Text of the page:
We have experienced significant operating losses due to costs associated with funding the research, development, clinical testing and commercialization of NUEDEXTA and our drug candidates. We expect to continue to incur substantial operating losses for the foreseeable future as we continue to expand our commercialization efforts for NUEDEXTA in the U.S. and in European markets, continue to develop AVP-923 and AVP-786, and seek FDA approval and subsequently commercialize AVP-825. Although we had approximately $274.5 million in cash and cash equivalents, restricted cash and cash equivalents, and restricted investments as of September 30, 2014, we currently do not have sufficient revenue from NUEDEXTA or other sources of recurring revenue or cash flow from operations to sustain our operations and it is possible that we may not be able to achieve profitability with our current capital resources.

In light of our substantial long-term capital needs, we may need to partner our rights to NUEDEXTA (either in the U.S. or outside the U.S.) or raise additional capital in the future to finance our long-term operations, until we are able to generate sufficient revenue from product sales to fund our operations. Based on our current loss rate and existing capital resources as of the date of this report, we estimate that we have sufficient funds to sustain our operations at their current and anticipated levels for at least the next 12 months, which includes the costs associated with the ongoing commercialization of NUEDEXTA for the treatment of PBA in the U.S. and European markets, and seeking FDA approval and subsequently commercialize AVP-825. Although we expect to be able to raise additional capital if needed, there can be no assurance that we will be able to do so or that the available terms of any financing would be acceptable to us. If we are unable to raise additional capital to fund future operations, we may experience significant delays or cutbacks in the commercialization of NUEDEXTA and may be forced to further curtail our operations.

If we raise additional capital, we may do so through various financing alternatives, including licensing or sales of our technologies, drugs and/or drug candidates, selling shares of common or preferred stock, through the acquisition of other companies, or through the issuance of debt securities. Each of these financing alternatives carries certain risks.

 

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Raising capital through the issuance of common stock may depress the market price of our stock. Any such financing will dilute our existing stockholders and, if our stock price is relatively depressed at the time of any such offering, the levels of dilution would be greater.

In addition, debt financing may involve agreements that include covenants limiting or restricting our ability to take specific actions, such as encumbering our assets, making capital expenditures or entering into certain licensing transactions.

We are party to a co-promotion agreement for our institutional sales force that could have negative business implications.

We entered into a multi-year agreement involving our institutional sales team. This co-promote agreement involves certain financial and operating risks, including:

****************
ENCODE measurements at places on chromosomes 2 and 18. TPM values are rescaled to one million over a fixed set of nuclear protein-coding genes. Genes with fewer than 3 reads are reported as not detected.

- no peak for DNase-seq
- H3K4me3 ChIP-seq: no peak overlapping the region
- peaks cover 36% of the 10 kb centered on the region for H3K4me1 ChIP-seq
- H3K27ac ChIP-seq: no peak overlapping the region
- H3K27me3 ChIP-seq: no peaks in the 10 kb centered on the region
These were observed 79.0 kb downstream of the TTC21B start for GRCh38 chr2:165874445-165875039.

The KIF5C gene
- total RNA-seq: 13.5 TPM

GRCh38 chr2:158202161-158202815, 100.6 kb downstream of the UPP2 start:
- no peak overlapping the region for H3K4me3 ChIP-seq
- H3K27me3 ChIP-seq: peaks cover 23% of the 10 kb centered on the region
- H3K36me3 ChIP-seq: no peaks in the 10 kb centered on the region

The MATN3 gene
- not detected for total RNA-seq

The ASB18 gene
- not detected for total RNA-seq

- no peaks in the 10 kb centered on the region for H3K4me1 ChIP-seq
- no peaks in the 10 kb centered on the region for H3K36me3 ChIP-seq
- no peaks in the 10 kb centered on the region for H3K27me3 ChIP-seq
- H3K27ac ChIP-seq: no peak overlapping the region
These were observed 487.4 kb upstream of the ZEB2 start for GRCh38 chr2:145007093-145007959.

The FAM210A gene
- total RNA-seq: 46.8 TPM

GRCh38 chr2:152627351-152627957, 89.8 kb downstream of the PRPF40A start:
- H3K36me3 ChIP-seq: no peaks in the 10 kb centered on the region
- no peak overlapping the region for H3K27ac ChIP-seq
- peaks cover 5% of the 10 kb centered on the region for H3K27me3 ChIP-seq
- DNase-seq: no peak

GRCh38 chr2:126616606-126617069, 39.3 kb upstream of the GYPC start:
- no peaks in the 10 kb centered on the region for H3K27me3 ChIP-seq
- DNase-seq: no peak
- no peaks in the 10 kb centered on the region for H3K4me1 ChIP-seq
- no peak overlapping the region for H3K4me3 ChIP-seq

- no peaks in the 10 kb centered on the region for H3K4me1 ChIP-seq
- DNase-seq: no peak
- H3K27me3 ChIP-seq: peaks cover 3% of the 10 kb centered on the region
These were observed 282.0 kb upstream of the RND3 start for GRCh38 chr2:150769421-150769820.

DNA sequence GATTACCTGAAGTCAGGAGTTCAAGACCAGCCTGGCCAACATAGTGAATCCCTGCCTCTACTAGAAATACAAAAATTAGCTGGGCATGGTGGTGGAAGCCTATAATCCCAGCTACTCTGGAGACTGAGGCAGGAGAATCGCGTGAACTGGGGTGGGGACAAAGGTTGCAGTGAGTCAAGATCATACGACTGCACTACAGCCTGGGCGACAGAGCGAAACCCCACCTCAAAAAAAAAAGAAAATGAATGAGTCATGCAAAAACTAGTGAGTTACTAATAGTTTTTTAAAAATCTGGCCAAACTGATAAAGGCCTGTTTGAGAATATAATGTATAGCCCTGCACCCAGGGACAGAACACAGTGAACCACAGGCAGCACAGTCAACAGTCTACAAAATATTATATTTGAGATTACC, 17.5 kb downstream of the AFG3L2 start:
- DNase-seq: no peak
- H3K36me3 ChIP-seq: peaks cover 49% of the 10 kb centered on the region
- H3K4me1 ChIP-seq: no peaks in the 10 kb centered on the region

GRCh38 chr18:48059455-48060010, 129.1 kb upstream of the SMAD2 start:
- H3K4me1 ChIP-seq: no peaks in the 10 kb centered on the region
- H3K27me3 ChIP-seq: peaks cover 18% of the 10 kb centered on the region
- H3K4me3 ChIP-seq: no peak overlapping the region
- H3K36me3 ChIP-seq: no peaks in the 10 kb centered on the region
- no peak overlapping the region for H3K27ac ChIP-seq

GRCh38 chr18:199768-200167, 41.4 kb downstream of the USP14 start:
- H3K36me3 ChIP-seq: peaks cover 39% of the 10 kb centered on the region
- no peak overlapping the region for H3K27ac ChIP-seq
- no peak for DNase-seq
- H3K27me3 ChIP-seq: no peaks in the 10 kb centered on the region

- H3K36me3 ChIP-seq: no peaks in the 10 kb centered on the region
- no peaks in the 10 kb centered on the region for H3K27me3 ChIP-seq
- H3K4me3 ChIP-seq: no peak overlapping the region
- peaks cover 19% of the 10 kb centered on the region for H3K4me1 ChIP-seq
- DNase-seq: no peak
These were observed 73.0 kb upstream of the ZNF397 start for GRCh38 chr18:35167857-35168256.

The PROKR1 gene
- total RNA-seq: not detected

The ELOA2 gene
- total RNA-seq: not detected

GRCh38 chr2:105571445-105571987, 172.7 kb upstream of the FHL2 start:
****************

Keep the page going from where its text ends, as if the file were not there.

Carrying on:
promotional efforts being diverted to the co-promote product which could result in a negative impact on NUEDEXTA revenues;

 

   

increased compliance risk which could harm our reputation;

 

   

dependence on our partner for reimbursement from third party payers; and

 

   

if we are unable to generate significant revenue or achieve profitability for the co-promote activity.

If any of these risks occurred, it could adversely affect our business, financial condition and operating results.

We are party to a license agreement with obligations that could require significant capital infusions and could involve many financial and operating risks.

In July 2013, we entered into an exclusive license agreement for the development and commercialization of a Breath Powered intranasal delivery system containing low-dose sumatriptan powder for the acute treatment of migraine, now named AVP-825. The licensed territories are the United States, Canada and Mexico. Our obligations pursuant to this license agreement could require significant capital infusions and could involve many financial and operating risks, including, but not limited to, the following:

 

   

we may have to issue debt or equity securities to meet our obligations under this license agreement, which would dilute our stockholders and could adversely affect the market price of our common stock, and we may issue securities or rights with contingent payment obligations, which could have variable accounting treatment and negative accounting consequences;

 

   

our obligations pursuant to this license agreement may result in a negative impact on our results of operations and, as such, delay profitability;

 

   

we may encounter difficulties in assimilating and integrating AVP-825 into our existing business, including related technologies, personnel or operations;

 

   

our obligations pursuant to this license agreement may require significant capital infusions and AVP-825 may not generate sufficient value to justify the acquisition cost;

 

   

focus on integrating AVP-825 into our existing business may disrupt our ongoing business, divert resources, increase our expenses and distract our management; and